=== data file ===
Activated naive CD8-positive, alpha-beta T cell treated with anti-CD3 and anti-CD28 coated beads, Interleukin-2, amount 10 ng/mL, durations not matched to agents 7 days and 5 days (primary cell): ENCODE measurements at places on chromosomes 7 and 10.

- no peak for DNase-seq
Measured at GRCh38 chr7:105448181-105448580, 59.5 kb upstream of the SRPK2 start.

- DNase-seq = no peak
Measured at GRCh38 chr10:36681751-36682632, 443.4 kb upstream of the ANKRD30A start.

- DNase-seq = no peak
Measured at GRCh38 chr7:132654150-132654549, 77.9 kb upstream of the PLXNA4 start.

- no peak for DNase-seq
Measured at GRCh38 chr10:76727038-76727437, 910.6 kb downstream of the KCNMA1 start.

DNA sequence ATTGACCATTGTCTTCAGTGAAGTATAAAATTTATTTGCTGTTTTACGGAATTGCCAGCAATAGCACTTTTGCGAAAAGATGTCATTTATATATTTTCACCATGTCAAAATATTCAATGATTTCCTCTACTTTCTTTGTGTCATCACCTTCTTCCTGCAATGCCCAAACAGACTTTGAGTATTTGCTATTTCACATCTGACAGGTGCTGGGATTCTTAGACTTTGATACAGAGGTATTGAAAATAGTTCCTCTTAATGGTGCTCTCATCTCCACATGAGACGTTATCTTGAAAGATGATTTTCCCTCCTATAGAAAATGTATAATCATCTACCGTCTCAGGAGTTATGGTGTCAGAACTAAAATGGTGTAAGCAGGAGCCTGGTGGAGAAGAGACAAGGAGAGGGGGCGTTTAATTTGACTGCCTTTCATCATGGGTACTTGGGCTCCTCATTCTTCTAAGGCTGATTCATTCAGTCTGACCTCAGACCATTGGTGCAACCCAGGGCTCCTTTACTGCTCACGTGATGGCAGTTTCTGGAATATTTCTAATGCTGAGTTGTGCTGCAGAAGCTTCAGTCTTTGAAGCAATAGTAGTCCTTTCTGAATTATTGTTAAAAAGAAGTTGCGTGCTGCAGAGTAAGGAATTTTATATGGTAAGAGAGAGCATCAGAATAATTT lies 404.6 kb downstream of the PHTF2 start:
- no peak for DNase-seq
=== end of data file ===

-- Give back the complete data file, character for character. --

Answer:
Activated naive CD8-positive, alpha-beta T cell treated with anti-CD3 and anti-CD28 coated beads, Interleukin-2, amount 10 ng/mL, durations not matched to agents 7 days and 5 days (primary cell): ENCODE measurements at places on chromosomes 7 and 10.

- no peak for DNase-seq
Measured at GRCh38 chr7:105448181-105448580, 59.5 kb upstream of the SRPK2 start.

- DNase-seq = no peak
Measured at GRCh38 chr10:36681751-36682632, 443.4 kb upstream of the ANKRD30A start.

- DNase-seq = no peak
Measured at GRCh38 chr7:132654150-132654549, 77.9 kb upstream of the PLXNA4 start.

- no peak for DNase-seq
Measured at GRCh38 chr10:76727038-76727437, 910.6 kb downstream of the KCNMA1 start.

DNA sequence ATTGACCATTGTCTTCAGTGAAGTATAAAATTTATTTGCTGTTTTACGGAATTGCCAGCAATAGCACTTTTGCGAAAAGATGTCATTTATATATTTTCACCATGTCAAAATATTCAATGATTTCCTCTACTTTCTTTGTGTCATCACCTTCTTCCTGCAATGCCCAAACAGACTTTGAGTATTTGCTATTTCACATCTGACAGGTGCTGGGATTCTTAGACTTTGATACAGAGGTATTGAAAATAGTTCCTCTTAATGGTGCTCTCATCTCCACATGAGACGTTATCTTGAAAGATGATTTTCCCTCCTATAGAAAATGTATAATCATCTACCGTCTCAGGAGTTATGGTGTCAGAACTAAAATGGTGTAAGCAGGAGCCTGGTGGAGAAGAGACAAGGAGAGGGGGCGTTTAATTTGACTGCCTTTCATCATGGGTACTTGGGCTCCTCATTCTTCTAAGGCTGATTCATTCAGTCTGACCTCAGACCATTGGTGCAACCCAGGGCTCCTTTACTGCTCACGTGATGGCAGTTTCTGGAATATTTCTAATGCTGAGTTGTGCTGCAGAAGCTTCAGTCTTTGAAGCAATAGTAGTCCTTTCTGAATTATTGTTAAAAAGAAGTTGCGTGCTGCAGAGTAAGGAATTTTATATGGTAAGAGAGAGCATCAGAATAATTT lies 404.6 kb downstream of the PHTF2 start:
- no peak for DNase-seq